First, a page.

Issue 7 2022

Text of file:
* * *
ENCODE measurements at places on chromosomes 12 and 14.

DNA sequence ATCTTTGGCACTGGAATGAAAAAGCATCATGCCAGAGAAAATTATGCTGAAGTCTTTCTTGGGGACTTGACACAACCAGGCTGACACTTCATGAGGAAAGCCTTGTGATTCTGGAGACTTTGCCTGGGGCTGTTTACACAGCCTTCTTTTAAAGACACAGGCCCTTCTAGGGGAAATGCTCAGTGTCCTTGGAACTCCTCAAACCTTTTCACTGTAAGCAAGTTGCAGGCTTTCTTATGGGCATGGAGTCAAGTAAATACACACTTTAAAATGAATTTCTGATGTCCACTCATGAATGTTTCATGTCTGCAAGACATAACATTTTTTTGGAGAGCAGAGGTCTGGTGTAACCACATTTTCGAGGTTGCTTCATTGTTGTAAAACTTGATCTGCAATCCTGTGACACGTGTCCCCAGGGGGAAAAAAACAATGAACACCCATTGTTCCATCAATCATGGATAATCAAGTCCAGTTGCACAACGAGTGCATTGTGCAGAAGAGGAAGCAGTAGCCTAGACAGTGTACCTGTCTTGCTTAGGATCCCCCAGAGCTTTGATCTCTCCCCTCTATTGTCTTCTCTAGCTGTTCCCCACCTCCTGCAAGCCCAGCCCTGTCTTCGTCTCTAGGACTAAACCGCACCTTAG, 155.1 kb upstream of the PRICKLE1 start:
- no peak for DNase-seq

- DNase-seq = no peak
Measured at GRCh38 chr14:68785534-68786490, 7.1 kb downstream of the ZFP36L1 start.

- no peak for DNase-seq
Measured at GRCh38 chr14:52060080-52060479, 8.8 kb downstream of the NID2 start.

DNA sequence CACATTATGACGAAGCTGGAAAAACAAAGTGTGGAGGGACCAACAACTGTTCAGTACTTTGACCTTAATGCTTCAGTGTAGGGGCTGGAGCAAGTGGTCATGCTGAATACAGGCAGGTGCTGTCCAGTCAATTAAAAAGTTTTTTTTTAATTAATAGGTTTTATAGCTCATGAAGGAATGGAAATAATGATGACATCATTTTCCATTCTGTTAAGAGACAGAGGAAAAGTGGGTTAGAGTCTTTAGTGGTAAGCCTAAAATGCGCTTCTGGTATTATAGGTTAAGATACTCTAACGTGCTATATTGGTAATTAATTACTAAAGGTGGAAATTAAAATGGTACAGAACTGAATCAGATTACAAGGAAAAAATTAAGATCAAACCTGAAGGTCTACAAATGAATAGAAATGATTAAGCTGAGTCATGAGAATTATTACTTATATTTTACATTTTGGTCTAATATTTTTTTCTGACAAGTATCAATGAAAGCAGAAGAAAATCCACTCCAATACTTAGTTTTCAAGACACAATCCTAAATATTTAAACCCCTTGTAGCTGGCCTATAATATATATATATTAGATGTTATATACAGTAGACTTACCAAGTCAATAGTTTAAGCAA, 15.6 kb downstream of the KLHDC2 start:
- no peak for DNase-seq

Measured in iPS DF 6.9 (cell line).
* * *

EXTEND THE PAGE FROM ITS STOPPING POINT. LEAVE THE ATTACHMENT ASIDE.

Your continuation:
Acquisition International - Issue 7 2022 5 According to recent research from the Institute of Customer Service (ICS), customer service complaints have hit their highest level on record and are costing British businesses more than £9bn a month in lost staff time. This issue has been caused by a confluence of factors, including global supply issues, a major staffing crisis, climbing cost of living prices, and some remaining infrastructure issues following the turbulence caused by the pandemic. Suvish Viswanathan, Technology Evangelist for Zoho Europe, and an expert on customer service and the technology required to improve it, commented: “In recent years, business operations and internal infrastructures have inherently changed to adapt to the pandemic, supply chain issues, inflation and staffing problems. Many have failed to adapt in the right way, leading to a drop in the quality of service provided, and a failure to meet customer expectations. “Bolstering customer service is the first area businesses should address to resolve these issues. Transparency and ‘always-on’ communication services will go a long way to ensure disgruntled consumers are at least being answered, and made aware of the situation, making it much more likely that they will be forgiving and understanding of the issues afflicting businesses. “Artificial intelligence is an obvious solution to this problem. Chatbot technology is sophisticated enough to deal with basic customer requests, and can free-up staff time so they can focus on much more urgent issues that require in-person service assistance. Machine learning algorithms can simultaneously help customer service teams prioritise requests and streamline how they deal with complaints.” Recently, several organisations have boosted chatbot spending in order to capitalise on these benefits. In fact, the HMRC spent over £1bn on IT, with a large fraction of it being used to bolster chatbot services. Similarly, the DVLA saw their chatbot interactions soar by nearly 1,000 per cent in the most recent financial year. While AI is one part of the potential solution to improve customer service, customer experience should be treated more holistically to promote longer term customer relationships which drive advocacy. Viswanathan continued: “At a recent customer experience focused event in London, Forrester announced findings that saw customer experience efforts had become less effective this year. Businesses still Industry Expert cites AI as one ‘obvious solution’ to tackle record UK customer service complaints need to learn how to operate at maximum efficiency in this new post-pandemic climate, and AI-enabled tools and other business applications which tightly integrate are key to this effort. Customer experience is a huge differentiator in today’s increasingly competitive markets. “The right technology enables teams to operate seamlessly regardless of location, prevents knowledge silos from developing in spite of distributed workforces, and enables workers to become far more adept at managing workloads in a digital environment, delivering superior customer service. Siloed customer information can result in a poor customer experience, and many customers have experienced frustration as a result, having to explain their enquiries several times throughout their service journey with a company, for example. Businesses need to improve efficiency and make better use of data and must use the right technology to achieve this, before their brand is irreparably damaged. £9bn per month in lost staff time is a big loss, but if nothing is done to improve customer experience, the greater resulting loss will see many going out of business for good.”